May 2015 Staff Recommendations
Curious: The Desire to Know and Why Your Future Depends On It
by Ian Leslie
Drawing on fascinating research from psychology, sociology and business, Curious looks at what feeds curiosity and what starves it, and uncovers surprising answers. Curiosity isn’t a quality you can rely on to last a lifetime, but a mental muscle that atrophies without regular exercise. It’s not a gift but a habit that parents, schools, workplaces and individuals need to nurture if it is to thrive.
Quiet: The Power of Introverts in a World That Can’t Stop Talking
by Susan Cain
At least one-third of the people we know are introverts. In Quiet, Susan Cain argues that we dramatically undervalue introverts and shows how much we lose in doing so. She charts the rise of the Extrovert Ideal throughout the twentieth century and explores how deeply it has come to permeate our culture. She introduces us to successful introverts. Passionately argued, superbly researched, and filled with indelible stories of real people, Quiet has the power to permanently change how we see introverts.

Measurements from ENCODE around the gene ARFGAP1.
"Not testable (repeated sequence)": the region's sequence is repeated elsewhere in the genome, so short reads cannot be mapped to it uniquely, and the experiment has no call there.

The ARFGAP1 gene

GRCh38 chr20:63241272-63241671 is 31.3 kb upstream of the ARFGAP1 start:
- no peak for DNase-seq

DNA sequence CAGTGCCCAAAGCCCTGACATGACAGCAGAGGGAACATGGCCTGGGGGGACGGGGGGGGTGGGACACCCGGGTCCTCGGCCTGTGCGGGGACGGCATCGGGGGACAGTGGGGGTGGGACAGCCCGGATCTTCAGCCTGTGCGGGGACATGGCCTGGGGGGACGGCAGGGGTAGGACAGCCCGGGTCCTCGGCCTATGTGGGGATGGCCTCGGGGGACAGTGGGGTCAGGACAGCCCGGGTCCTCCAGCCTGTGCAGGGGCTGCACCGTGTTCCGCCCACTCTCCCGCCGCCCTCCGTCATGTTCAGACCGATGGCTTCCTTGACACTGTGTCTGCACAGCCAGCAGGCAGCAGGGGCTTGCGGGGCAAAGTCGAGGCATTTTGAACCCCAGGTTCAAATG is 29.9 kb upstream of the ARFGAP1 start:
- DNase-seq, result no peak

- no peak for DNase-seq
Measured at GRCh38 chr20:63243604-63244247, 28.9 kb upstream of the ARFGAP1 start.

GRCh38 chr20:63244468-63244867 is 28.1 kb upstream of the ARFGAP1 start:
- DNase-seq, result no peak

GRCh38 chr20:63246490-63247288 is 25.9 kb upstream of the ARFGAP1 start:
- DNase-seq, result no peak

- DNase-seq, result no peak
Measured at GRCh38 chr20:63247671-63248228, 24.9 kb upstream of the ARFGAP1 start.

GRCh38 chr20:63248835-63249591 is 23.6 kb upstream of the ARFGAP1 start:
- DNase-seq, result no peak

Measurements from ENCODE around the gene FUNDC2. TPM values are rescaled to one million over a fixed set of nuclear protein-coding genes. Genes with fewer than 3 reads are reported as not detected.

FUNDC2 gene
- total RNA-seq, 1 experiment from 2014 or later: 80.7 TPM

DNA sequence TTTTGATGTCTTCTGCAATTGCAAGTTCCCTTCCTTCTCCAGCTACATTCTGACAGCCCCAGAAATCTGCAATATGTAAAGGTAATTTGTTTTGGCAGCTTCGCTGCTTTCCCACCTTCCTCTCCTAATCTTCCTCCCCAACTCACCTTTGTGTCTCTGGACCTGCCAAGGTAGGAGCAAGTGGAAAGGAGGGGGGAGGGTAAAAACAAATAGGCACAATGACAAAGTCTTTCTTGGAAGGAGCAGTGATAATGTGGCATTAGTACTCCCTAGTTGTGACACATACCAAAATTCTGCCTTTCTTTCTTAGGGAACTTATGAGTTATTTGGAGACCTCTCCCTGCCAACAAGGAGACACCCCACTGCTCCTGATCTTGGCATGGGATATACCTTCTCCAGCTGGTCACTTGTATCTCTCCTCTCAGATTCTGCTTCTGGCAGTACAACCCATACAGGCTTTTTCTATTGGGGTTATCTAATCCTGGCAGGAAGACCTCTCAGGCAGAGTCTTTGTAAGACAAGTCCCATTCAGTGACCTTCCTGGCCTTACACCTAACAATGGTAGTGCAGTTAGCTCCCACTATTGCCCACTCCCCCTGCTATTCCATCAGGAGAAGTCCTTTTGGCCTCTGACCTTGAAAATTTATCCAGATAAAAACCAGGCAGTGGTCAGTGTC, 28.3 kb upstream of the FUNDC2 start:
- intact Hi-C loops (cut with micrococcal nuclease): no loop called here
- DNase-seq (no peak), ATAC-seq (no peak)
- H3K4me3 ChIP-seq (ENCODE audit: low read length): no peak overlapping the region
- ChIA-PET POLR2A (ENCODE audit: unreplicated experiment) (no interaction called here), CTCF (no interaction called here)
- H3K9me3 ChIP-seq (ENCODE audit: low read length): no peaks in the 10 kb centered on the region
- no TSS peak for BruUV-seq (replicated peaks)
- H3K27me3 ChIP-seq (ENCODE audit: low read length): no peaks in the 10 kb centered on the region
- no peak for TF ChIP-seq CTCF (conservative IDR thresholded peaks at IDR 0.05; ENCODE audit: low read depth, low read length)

Leadership Is an Art
by Max De Pree
This book has long been a must-read in the business community and in many professions including academia. De Pree looks at leadership as a kind of stewardship, stressing the importance of building relationships, initiating ideas, and creating a lasting value system within an organization. Rather than focusing on the “hows”, he explains the “whys.” He shows that the first responsibility of a leader is to define reality and the last is to say thank you. Along the way, the leader must stimulate effectiveness by enabling others to reach their potential, take a role in developing, expressing, and defending civility and values, and nurture new leaders.